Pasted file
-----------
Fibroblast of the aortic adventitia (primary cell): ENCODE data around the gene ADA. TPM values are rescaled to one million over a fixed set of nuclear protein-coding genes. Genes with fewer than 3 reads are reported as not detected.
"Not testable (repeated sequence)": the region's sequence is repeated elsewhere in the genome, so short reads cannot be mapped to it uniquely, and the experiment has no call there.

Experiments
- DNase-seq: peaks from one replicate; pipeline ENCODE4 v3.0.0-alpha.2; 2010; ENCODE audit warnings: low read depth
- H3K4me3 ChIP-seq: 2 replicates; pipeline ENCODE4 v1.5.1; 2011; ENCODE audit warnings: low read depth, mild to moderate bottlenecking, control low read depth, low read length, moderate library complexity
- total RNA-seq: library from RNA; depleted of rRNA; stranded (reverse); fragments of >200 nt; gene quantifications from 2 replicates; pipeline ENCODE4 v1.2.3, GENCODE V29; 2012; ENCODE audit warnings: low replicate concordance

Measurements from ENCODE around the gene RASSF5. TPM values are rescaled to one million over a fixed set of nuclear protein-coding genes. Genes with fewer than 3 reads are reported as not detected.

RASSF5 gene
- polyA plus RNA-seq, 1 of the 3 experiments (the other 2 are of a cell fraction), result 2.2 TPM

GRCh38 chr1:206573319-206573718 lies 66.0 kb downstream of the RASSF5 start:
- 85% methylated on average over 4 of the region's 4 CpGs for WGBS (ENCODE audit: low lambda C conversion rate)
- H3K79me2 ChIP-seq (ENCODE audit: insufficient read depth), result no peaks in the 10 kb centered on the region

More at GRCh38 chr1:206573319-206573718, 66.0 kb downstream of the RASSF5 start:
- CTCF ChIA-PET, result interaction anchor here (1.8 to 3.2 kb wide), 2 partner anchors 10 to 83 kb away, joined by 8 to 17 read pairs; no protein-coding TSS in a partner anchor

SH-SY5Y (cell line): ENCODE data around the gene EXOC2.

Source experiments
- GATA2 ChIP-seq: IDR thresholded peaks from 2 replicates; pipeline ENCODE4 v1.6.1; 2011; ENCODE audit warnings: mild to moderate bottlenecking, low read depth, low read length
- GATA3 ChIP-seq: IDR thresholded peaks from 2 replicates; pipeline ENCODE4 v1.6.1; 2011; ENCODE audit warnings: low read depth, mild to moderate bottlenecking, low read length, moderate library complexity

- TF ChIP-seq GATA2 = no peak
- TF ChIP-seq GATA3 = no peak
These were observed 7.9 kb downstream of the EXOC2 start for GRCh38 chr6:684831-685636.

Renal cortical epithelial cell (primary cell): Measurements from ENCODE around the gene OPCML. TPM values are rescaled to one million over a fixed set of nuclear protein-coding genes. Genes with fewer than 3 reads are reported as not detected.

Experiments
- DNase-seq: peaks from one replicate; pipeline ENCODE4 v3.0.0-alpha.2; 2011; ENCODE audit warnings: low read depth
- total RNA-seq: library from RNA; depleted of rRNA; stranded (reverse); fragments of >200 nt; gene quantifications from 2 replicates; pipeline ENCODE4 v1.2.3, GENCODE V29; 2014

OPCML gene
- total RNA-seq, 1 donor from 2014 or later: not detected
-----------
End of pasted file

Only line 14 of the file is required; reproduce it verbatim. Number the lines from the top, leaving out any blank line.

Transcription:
- CTCF ChIA-PET, result interaction anchor here (1.8 to 3.2 kb wide), 2 partner anchors 10 to 83 kb away, joined by 8 to 17 read pairs; no protein-coding TSS in a partner anchor